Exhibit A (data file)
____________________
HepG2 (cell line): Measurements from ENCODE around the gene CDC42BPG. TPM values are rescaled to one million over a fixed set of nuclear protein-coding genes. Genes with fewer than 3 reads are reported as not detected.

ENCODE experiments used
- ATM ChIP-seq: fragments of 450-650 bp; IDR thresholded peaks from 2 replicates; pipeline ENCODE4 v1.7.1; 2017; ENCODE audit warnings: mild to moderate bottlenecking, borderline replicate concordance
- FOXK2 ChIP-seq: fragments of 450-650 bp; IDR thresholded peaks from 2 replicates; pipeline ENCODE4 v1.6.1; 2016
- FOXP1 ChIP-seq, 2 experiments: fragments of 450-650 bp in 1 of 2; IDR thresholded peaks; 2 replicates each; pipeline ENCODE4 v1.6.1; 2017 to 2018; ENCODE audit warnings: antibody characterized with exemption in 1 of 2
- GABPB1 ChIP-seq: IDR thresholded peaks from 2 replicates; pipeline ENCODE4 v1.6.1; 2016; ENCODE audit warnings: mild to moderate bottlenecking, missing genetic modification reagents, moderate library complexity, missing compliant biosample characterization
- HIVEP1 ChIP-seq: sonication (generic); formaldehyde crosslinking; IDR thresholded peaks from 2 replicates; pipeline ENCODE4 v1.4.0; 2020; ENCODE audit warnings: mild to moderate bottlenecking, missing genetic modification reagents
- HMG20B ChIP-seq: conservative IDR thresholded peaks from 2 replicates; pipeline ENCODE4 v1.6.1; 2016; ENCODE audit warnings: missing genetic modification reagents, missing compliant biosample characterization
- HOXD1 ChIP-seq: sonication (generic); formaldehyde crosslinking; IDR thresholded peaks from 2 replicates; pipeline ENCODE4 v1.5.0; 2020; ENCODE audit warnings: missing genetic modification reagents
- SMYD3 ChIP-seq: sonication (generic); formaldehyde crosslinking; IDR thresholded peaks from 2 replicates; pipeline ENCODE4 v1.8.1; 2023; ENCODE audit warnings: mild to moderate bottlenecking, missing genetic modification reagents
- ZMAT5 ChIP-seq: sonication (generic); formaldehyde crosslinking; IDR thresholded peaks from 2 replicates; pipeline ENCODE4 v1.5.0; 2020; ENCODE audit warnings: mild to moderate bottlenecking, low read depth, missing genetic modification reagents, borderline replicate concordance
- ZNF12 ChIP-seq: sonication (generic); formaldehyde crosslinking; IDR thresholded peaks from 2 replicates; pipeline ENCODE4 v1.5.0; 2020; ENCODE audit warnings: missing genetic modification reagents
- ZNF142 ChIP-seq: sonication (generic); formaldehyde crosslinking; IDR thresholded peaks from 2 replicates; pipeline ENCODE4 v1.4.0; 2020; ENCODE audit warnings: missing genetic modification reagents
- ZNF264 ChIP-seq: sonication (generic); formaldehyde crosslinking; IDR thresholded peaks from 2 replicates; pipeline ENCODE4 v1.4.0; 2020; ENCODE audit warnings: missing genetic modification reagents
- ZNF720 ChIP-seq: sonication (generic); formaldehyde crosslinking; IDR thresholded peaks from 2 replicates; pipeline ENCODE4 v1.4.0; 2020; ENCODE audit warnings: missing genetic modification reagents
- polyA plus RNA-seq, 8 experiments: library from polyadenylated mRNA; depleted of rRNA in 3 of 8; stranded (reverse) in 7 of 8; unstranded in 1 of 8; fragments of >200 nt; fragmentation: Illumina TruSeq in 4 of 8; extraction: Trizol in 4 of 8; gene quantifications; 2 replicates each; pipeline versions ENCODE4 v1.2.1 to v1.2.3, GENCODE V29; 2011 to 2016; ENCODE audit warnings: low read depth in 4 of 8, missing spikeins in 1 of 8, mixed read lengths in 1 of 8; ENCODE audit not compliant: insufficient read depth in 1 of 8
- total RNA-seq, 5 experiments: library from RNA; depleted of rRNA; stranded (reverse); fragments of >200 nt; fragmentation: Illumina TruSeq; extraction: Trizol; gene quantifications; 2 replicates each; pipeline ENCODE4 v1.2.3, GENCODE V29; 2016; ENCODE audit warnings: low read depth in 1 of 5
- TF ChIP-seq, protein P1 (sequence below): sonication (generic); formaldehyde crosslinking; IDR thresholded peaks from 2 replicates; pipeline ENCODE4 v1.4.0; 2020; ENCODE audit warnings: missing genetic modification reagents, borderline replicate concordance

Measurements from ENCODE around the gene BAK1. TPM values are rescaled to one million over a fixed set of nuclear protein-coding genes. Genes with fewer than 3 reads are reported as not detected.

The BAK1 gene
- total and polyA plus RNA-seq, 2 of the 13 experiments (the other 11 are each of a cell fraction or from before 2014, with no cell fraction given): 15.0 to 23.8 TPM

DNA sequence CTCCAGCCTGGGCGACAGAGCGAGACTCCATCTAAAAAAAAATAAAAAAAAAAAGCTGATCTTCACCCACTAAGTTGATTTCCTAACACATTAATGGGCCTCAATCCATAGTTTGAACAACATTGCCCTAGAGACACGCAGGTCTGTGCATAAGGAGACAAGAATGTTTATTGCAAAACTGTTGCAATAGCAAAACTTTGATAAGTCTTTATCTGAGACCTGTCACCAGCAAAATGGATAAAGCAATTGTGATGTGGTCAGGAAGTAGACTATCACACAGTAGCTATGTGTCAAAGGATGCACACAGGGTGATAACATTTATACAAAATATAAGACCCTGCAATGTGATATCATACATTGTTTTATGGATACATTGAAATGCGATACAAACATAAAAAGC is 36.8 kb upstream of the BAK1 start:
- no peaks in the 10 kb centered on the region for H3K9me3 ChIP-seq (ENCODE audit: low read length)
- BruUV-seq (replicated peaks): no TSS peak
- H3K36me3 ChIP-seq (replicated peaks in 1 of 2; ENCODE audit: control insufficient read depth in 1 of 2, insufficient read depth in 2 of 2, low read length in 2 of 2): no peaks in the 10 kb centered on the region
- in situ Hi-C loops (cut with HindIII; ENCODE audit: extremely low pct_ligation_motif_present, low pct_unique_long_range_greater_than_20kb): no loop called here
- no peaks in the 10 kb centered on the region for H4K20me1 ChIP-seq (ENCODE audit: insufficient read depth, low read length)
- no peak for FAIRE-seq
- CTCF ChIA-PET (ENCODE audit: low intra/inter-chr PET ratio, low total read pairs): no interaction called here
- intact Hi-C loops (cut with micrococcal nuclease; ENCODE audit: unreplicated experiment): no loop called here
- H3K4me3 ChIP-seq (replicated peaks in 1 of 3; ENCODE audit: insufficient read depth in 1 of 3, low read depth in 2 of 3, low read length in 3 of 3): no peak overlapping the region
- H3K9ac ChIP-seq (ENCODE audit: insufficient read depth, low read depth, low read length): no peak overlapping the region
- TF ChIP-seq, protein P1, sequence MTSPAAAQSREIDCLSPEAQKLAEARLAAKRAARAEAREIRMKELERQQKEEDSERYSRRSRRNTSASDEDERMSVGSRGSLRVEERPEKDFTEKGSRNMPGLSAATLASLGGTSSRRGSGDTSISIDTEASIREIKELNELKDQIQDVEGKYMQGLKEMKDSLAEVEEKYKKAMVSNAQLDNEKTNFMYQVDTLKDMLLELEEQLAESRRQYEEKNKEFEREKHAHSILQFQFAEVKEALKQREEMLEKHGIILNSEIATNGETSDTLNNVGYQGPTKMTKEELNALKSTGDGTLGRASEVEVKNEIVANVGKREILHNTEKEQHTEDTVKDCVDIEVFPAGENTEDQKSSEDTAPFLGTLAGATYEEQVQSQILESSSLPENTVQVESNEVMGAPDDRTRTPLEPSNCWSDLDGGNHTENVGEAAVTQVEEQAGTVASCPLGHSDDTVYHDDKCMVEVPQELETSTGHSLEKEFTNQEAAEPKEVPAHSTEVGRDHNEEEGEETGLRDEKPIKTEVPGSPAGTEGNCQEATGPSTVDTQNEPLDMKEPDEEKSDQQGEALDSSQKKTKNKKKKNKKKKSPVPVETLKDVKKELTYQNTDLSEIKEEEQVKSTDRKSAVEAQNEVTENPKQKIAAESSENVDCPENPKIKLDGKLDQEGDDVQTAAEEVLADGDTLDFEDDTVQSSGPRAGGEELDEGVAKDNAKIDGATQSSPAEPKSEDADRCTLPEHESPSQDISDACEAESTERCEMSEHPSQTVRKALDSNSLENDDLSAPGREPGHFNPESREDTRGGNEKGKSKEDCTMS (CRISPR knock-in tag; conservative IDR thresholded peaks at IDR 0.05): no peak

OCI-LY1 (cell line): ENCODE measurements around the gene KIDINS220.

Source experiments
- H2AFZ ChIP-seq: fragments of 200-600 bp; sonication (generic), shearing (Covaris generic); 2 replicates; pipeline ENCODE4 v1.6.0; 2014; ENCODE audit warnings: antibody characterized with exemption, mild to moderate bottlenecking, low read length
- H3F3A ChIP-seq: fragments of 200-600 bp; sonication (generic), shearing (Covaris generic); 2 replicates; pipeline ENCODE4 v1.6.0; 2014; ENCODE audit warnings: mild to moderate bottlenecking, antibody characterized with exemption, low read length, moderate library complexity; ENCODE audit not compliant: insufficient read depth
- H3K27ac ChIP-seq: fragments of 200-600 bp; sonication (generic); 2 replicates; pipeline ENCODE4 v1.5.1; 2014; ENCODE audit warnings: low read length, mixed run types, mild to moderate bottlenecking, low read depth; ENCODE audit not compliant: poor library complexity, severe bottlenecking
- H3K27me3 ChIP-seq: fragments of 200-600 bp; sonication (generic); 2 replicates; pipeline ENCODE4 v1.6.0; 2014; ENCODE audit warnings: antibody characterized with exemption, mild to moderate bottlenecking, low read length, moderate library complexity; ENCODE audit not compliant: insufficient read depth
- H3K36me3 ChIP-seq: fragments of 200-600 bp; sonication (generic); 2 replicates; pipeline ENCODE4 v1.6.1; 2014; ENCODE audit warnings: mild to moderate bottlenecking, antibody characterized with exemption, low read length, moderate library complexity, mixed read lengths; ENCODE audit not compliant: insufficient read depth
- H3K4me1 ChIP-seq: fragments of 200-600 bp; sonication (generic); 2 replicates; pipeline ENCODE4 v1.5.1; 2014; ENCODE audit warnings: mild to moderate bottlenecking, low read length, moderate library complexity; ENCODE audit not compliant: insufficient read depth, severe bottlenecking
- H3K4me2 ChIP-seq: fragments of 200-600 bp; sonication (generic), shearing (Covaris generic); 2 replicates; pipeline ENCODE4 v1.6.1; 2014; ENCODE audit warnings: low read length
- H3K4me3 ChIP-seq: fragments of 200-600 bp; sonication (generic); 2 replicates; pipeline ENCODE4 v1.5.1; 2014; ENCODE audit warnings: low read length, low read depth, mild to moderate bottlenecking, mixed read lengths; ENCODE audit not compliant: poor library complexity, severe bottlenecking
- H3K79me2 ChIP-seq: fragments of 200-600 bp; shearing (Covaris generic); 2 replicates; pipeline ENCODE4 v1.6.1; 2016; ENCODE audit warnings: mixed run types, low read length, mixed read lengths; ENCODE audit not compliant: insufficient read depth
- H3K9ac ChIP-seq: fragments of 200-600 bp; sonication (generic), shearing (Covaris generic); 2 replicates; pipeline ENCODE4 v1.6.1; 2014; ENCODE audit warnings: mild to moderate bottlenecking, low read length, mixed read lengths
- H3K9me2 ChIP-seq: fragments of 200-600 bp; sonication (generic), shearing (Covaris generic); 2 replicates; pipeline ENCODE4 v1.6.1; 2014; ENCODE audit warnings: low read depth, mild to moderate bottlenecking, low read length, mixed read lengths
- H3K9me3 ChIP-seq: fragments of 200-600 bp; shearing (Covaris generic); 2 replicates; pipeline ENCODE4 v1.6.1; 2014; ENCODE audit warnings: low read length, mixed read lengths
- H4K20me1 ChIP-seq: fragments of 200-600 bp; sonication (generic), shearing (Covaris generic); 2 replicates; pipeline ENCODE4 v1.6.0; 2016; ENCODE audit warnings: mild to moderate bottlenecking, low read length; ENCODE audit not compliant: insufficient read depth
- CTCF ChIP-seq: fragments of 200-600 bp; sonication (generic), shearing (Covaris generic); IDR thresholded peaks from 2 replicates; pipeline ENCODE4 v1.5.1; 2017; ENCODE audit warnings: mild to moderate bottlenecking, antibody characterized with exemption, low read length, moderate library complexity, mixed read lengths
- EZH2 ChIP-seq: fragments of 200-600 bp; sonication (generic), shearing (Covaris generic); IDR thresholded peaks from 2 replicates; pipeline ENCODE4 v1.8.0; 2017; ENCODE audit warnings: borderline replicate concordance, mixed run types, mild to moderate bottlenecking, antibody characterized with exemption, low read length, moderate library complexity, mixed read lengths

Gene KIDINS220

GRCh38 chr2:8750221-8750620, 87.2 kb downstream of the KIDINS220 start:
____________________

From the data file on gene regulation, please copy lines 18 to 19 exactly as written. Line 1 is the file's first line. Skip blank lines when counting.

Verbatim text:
- TF ChIP-seq, protein P1 (sequence below): sonication (generic); formaldehyde crosslinking; IDR thresholded peaks from 2 replicates; pipeline ENCODE4 v1.4.0; 2020; ENCODE audit warnings: missing genetic modification reagents, borderline replicate concordance

Measurements from ENCODE around the gene BAK1. TPM values are rescaled to one million over a fixed set of nuclear protein-coding genes. Genes with fewer than 3 reads are reported as not detected.